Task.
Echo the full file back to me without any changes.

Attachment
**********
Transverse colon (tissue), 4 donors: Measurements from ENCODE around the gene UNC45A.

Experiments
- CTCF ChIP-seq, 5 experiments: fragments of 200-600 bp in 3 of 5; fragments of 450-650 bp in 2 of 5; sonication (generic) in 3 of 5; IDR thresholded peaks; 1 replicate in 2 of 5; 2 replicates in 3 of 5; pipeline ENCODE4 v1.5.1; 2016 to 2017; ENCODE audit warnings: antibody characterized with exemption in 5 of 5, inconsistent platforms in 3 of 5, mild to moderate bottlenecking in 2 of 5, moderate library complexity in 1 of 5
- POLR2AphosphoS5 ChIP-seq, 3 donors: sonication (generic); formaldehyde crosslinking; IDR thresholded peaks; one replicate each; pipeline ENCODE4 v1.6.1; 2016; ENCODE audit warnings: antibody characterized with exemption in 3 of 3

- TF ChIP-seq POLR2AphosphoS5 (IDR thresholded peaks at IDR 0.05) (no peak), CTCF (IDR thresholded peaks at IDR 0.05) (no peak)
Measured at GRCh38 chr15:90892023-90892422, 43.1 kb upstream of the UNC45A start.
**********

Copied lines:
Transverse colon (tissue), 4 donors: Measurements from ENCODE around the gene UNC45A.

Experiments
- CTCF ChIP-seq, 5 experiments: fragments of 200-600 bp in 3 of 5; fragments of 450-650 bp in 2 of 5; sonication (generic) in 3 of 5; IDR thresholded peaks; 1 replicate in 2 of 5; 2 replicates in 3 of 5; pipeline ENCODE4 v1.5.1; 2016 to 2017; ENCODE audit warnings: antibody characterized with exemption in 5 of 5, inconsistent platforms in 3 of 5, mild to moderate bottlenecking in 2 of 5, moderate library complexity in 1 of 5
- POLR2AphosphoS5 ChIP-seq, 3 donors: sonication (generic); formaldehyde crosslinking; IDR thresholded peaks; one replicate each; pipeline ENCODE4 v1.6.1; 2016; ENCODE audit warnings: antibody characterized with exemption in 3 of 3

- TF ChIP-seq POLR2AphosphoS5 (IDR thresholded peaks at IDR 0.05) (no peak), CTCF (IDR thresholded peaks at IDR 0.05) (no peak)
Measured at GRCh38 chr15:90892023-90892422, 43.1 kb upstream of the UNC45A start.